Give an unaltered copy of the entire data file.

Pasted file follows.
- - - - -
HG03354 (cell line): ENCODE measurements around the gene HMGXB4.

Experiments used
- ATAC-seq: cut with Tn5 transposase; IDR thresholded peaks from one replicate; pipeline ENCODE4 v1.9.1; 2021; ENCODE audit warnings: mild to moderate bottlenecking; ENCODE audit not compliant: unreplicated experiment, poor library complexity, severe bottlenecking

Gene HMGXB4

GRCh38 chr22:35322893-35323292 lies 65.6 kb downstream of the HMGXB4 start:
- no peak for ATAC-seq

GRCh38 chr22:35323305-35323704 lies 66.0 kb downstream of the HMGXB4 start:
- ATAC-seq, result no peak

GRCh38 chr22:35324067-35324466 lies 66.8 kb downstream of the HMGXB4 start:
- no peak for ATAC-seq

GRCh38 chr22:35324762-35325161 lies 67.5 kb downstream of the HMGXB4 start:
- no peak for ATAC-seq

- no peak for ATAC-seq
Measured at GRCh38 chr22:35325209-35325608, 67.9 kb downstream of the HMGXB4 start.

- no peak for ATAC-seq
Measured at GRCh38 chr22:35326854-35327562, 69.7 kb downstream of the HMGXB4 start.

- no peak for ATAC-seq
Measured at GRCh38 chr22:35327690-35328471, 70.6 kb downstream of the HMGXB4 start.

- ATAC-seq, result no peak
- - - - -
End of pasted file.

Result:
HG03354 (cell line): ENCODE measurements around the gene HMGXB4.

Experiments used
- ATAC-seq: cut with Tn5 transposase; IDR thresholded peaks from one replicate; pipeline ENCODE4 v1.9.1; 2021; ENCODE audit warnings: mild to moderate bottlenecking; ENCODE audit not compliant: unreplicated experiment, poor library complexity, severe bottlenecking

Gene HMGXB4

GRCh38 chr22:35322893-35323292 lies 65.6 kb downstream of the HMGXB4 start:
- no peak for ATAC-seq

GRCh38 chr22:35323305-35323704 lies 66.0 kb downstream of the HMGXB4 start:
- ATAC-seq, result no peak

GRCh38 chr22:35324067-35324466 lies 66.8 kb downstream of the HMGXB4 start:
- no peak for ATAC-seq

GRCh38 chr22:35324762-35325161 lies 67.5 kb downstream of the HMGXB4 start:
- no peak for ATAC-seq

- no peak for ATAC-seq
Measured at GRCh38 chr22:35325209-35325608, 67.9 kb downstream of the HMGXB4 start.

- no peak for ATAC-seq
Measured at GRCh38 chr22:35326854-35327562, 69.7 kb downstream of the HMGXB4 start.

- no peak for ATAC-seq
Measured at GRCh38 chr22:35327690-35328471, 70.6 kb downstream of the HMGXB4 start.

- ATAC-seq, result no peak